President Volodymyr Zelenskyy, responding on Tuesday to a citizen’s petition calling for the legalization of same-sex marriage in Ukraine, raised the issue of “civil partnerships” but said the constitutional definition of marriage as the union of one man and one woman could not be changed in wartime.
mr. Zelensky replied after petition received the support of more than 25,000 Ukrainians. Ukraine does not recognize the right to marry same-sex couples and does not have a law allowing them to enter into civil unions. Calls have grown to give these couples equal rights in part because of the casualties of LGBTQ soldiers helping the country fight a brutal Russian invasion.
According to the decrees of the Ministry of Defense of Ukraine, servicemen must inform the parents and spouse or other close relatives of the deceased serviceman. But these rules do not apply to same-sex couples who cannot legally marry.
In Ukraine, same-sex couples do not automatically have the right to visit a hospitalized partner, share property, care for the children of a deceased partner, claim the body of a partner who died in the war, or receive a death benefit from the state. .
The petition calling on the city of Zelensky to support marriage rights for same-sex couples was initiated by 24-year-old Anastasia Sovenko, an English teacher from Zaporozhye in southern Ukraine who identifies as bisexual.
She said that after reading an article about straight soldiers rushing to marry their partners before going to war, she felt sad, angry and frustrated that LGBTQ soldiers didn’t have that opportunity.
mr. Zelensky wrote in his response that democratic societies are partly measured by how they protect equal rights for all citizens and that “every citizen is an indivisible part of civil society, which is subject to all the rights and freedoms enshrined in the Constitution of Ukraine. “.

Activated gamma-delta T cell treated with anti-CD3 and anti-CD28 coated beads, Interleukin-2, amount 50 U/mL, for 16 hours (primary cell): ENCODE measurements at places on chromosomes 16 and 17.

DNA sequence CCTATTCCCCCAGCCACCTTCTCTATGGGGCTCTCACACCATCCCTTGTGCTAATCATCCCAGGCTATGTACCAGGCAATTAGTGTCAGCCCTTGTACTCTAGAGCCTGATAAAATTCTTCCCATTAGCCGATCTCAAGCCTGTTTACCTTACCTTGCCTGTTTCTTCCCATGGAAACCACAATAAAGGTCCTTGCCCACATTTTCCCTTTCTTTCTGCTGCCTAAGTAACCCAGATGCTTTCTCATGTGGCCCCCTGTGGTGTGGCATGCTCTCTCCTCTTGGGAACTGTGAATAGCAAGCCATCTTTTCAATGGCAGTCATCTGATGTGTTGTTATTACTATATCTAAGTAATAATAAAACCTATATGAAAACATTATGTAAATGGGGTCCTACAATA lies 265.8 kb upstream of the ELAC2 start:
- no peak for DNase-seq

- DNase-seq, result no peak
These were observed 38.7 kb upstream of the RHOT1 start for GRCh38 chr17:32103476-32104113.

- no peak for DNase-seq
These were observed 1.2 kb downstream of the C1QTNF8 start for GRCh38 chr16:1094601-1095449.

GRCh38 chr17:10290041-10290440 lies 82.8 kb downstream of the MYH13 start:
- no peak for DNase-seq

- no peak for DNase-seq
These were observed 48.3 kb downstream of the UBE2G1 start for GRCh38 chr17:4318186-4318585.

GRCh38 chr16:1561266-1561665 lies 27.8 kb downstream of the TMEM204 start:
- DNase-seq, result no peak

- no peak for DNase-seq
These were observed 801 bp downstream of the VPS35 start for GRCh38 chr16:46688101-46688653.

“All men are free and equal in dignity and rights,” he wrote.
mr. Zelenskiy, however, noted that the Ukrainian constitution states that “marriage is based on the free consent of a woman and a man” and said the document could not be changed during martial law, which he announced in Februaryafter the Russian invasion.
At the same time, Mr. Zelensky wrote that the government “worked out options for a solution regarding the legalization of registered civil partnerships in Ukraine under the auspices of work to confirm and protect human rights and freedoms.”
He added that he asked Prime Minister of Ukraine Denys Shmyhal to consider the issue raised in the petition and report back on his findings.
Since amending the Constitution is now impossible, she wrote, civil partnerships would be “an acceptable temporary alternative.”
“But where are the options that the president is talking about?” Mrs. Sovsun wrote. “Why are they not brought up for discussion and submitted to Parliament?”
Mrs. Sovenko, the petitioner, said she was glad that Mr. Zelenskiy had mentioned civil partnerships for same-sex couples.
“This is the beginning,” she wrote in an email. She said she was “full of hope” that after the war, the government would allow same-sex couples to get married.
“I am proud that the reaction was not completely negative,” she said, “and I am very glad that this happened.”
The push for same-sex marriage is facing strong opposition in a country where Eastern Orthodoxy and traditional sexual mores are deeply ingrained in the social fabric. Opponents include some conservative members of the Mr. Zelensky’s own party, which has called for legislation to fine “propaganda of homosexuality.”
But gay rights advocates in Ukraine hope Mr. Zelenskiy will eventually support same-sex marriage rights, helping the country shore up its liberal reputation as it seeks to join the European Union and move closer to the West.
Maham Javid as well as Dan Bilefsky made a report. David Kurkovsky did the translation.